9. Stay on topic—don’t introduce a diversion that distracts or misleads people away from the main argument (the red herring fallacy).
  10. Be fair with opposing evidence and show intellectual integrity by acknowledging an opposing point well-made.

Examples of Fallacious Thinking

There are many types of fallacious thinking. One type is when people connect events to coincidental causes, forming a false-cause fallacy. An example would be concluding that a natural disaster is the result of God’s judgment against sin without evidence or justification. Related forms of problematic reasoning include the oversimplification fallacy of attributing something to one cause when multiple causes were involved, and the domino fallacy, which asserts that a certain action will set off a chain of events leading to devastation. Lastly, faulty analogies occur when someone assumes that just because two things are similar in some ways, they must be alike in other ways as well. Such arguments are suggestive at best and lack sound reasoning. It’s best to stick with good evidence from reliable authorities.

When we use bad reasoning, whether out of ignorance or by design, we misrepresent the Lord. He is the author of clear thinking, and intellectual integrity is critical in the life of the Christian. We represent Jesus to the non-believing, skeptical world, and so we must make every effort to reflect the virtues God expects of those who call him “Lord”. These include honesty, charity, and fairness, as well as rationality, cogency, and soundness of mind. Intellectual integrity matters to God, and it should to the believer as well.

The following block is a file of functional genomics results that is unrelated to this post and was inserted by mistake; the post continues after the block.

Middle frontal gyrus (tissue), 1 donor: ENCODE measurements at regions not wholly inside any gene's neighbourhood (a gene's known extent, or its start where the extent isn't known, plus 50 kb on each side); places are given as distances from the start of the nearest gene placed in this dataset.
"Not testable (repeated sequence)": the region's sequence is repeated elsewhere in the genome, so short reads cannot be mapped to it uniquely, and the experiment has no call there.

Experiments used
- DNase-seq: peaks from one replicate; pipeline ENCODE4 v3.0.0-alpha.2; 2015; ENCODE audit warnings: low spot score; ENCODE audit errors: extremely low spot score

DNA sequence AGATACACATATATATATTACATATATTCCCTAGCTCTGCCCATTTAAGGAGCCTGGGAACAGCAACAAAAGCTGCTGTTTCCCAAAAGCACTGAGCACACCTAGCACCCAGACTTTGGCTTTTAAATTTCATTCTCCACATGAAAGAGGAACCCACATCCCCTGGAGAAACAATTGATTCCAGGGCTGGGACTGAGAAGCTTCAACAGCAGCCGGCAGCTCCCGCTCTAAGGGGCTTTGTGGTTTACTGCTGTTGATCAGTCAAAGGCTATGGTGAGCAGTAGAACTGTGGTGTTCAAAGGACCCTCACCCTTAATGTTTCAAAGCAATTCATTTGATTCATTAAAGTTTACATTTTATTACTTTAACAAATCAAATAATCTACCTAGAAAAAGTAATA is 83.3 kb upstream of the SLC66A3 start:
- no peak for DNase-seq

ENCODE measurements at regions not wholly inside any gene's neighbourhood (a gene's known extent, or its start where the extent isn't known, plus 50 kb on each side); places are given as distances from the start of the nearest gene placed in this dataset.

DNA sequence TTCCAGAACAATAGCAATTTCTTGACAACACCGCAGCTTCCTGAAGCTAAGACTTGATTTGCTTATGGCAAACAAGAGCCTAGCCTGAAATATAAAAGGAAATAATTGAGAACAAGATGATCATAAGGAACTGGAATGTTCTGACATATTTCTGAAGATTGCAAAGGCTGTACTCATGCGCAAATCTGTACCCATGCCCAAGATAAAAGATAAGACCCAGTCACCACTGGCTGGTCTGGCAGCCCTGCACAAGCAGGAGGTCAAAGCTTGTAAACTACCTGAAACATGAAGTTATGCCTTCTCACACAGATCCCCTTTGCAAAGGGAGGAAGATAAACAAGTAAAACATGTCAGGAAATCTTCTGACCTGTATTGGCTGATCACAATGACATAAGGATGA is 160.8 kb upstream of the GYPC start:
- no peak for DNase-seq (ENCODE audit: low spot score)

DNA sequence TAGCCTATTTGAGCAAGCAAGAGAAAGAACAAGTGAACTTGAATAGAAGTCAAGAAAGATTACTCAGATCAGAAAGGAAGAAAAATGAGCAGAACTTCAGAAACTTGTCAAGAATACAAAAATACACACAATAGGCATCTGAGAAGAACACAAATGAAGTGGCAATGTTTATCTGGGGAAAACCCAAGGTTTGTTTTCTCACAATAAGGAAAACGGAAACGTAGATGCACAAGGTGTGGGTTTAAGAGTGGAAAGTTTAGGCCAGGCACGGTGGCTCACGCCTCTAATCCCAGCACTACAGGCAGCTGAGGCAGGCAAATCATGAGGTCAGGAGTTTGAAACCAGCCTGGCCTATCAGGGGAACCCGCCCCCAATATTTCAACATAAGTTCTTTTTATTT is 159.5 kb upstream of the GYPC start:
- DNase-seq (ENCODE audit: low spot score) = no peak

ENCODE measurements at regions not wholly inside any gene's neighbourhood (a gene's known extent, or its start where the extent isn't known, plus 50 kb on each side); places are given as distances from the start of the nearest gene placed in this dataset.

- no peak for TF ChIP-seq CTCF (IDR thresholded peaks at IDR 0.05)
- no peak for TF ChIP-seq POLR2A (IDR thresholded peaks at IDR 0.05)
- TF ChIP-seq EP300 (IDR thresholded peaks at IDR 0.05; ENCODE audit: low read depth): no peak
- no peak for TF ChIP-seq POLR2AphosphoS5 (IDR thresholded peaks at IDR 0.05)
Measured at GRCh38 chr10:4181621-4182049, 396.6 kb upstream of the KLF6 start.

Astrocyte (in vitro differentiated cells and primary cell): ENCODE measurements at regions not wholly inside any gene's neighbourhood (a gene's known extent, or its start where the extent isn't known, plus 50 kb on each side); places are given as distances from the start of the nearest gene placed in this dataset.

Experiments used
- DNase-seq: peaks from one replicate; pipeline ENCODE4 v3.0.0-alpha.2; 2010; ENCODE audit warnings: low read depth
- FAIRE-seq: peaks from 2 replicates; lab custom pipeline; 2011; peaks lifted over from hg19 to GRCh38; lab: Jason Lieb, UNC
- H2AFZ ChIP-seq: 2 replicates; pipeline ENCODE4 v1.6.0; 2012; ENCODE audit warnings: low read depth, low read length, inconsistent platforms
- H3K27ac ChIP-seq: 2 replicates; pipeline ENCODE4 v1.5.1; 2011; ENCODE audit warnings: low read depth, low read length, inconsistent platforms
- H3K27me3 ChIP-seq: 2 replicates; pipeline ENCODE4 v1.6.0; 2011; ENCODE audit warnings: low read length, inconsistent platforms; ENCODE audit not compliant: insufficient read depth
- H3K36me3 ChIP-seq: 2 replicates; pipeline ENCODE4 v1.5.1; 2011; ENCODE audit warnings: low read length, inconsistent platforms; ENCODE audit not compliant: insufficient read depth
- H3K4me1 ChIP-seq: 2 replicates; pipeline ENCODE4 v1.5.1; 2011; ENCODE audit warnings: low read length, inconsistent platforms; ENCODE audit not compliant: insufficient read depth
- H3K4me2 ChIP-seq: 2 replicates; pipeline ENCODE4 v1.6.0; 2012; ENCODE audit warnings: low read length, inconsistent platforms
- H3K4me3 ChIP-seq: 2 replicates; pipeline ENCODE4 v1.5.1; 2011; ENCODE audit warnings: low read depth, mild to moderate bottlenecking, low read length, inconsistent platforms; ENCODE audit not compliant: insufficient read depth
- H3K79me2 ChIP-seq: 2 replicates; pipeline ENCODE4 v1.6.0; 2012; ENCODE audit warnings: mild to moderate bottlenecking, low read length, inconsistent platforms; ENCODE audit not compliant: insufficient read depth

Today, I still would not consider myself the most logical person I could be. I tend to forget what certain fallacies mean or fail to recognize them in every instance. But I keep a cheat sheet nearby with short definitions of the most common logical fallacies, much like this one* from Women in Apologetics, which helps me avoid using logical fallacies myself and allows me to more quickly identify poor reasoning from others.

Learning to avoid fallacious reasoning has been an important step forward in making the case for Christianity with clarity, accuracy, and integrity. As a result, I am more accurate in my representation of others’ beliefs, more reflective in my responses, and more persuasive in spreading seeds of truth that may benefit others and honor the Lord.

“The fear of the LORD is the foundation of true knowledge, but fools despise wisdom and discipline.” Proverbs 1:7


Footnotes:

[1] A reason or set of reasons given with the aim of persuading others that an action or idea is right or wrong.

*Sign up to become a WIA subscriber and receive our free, 12 Common Logical Fallacies infographic!

Disclaimer: All views expressed by those associated with this ministry or on our platforms do not necessarily represent the opinions of Women in Apologetics, Inc. or its individual team members.